Nova lost $214 million in the fourth quarter, erasing previous gains and giving it a loss of $48 million for full-year 2008. Fourth-quarter sales fell 36 percent to less than $1.2 billion when compared with the 2007 quarter.
Then, in January, credit markets were tighter than they had ever been, and we had a $250 million bond payment due at the end of March Wilkinson said. We were facing liquidity pressures as a stand-alone entity, and IPIC came in with their offer.
The seeds of the deal were planted in 2008 when Nova officials talked with Borealis about potential joint ventures, according to Wilkinson. Those meetings eventually led to a relationship between Nova and IPIC.
Taking a longer view, Nova never was able to benefit from and incorporate its 1998 acquisition of the polystyrene and styrenics business of Huntsman Corp. The deal looked OK at the time, but higher prices for benzene feedstock and subsequent drops in PS demand sapped all profitability from the business. The downturn led Nova to merge its styrenics business with that of Ineos Group in 2007 to form Ineos Nova.
Styrenics has been painfully difficult for everyone involved for a long time, Wilkinson said. But the business still has very strong assets with great technology.
As of April 1, a clause in the Ineos Nova agreement allows either side to buy out the other's 50 percent share. But since Ineos is struggling financially as well, such a buyout seems unlikely.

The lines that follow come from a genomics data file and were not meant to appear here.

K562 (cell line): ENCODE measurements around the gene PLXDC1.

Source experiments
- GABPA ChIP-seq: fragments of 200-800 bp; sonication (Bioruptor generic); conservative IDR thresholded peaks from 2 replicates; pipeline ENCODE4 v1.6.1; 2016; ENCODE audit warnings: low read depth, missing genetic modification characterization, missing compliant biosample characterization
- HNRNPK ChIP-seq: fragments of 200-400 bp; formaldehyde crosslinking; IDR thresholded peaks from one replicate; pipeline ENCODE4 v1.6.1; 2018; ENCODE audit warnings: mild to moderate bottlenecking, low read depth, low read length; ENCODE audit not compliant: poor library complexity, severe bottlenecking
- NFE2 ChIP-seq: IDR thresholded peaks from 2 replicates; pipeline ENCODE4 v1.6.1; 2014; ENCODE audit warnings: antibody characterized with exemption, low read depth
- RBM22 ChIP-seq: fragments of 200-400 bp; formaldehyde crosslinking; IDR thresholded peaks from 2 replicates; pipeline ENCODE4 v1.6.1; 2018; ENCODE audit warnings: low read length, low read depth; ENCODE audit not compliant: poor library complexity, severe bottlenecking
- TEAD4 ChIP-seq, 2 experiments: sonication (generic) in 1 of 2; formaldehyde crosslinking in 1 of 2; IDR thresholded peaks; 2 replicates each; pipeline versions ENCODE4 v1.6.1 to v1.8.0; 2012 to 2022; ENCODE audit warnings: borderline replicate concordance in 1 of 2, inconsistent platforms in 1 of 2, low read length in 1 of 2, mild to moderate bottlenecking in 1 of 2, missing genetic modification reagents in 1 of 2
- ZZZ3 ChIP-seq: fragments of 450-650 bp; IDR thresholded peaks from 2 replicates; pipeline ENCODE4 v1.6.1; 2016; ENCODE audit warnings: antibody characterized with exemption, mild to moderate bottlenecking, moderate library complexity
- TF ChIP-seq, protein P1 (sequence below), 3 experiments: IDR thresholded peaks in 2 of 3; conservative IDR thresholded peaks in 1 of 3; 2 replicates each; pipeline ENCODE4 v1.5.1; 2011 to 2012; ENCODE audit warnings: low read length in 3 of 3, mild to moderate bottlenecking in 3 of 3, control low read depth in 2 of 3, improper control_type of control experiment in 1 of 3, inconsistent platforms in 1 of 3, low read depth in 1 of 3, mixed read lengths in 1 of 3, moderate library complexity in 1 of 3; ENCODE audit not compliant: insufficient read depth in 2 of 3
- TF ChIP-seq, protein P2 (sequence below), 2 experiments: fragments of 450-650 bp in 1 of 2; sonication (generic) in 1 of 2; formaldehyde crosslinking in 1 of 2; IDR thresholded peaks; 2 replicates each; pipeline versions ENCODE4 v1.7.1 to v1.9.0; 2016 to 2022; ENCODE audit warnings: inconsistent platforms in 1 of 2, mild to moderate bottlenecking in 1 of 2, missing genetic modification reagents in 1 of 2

The gap between Nova's fairly successful olefins/polyolefins unit and its struggling styrenics and performance styrenics units is clear. The styrenics businesses had combined operating loss of almost $400 million from 2006-08, while olefins/polyolefins generated operating income of $1.8 billion.
Industry consultant Robert Eller now sees Nova as part of an international network of petrochemical firms associated with IPIC. In addition to Borealis, that list includes Chemaweyaat, an Abu Dhabi plastics and chemical maker set to begin production in 2014, and its PP and PC making arm, Tacaamol; as well as Borouge, a polyolefins joint venture between Borealis and Abu Dhabi National Oil Co.
Borealis has an excellent position in the European market and will be in China and the Asia Pacific through Borouge, said Eller, president of Robert Eller Associates LLC in Akron, Ohio. What's missing is a position in North America, and that's what they get with Nova. Some petro-dollars are now flowing into North America.
Eller added that IPIC might add PP production to Nova's North American sites, since other IPIC-owned firms make that material at other sites around the world. Entering North America also would give Borealis a back door into the Asian automotive market through work North American automakers are doing there.
Moving forward, Nova now only needs regulatory approval from several countries where it operates for the IPIC deal to become final but it doesn't expect challenges. All approvals should be in by year's end, Wilkinson said.
From that point, it will be a new world for Nova, as it moves from publicly held to private firm.
This is a good place to be in for all of our shareholders, Wilkinson said. We can get on with developing new products and taking them to market and not be distracted by uncertainty.
Longtime customers have offered support, he added. They're pleased that we've found financial stability and an owner who's interested in growth and is a long-term investor, he said.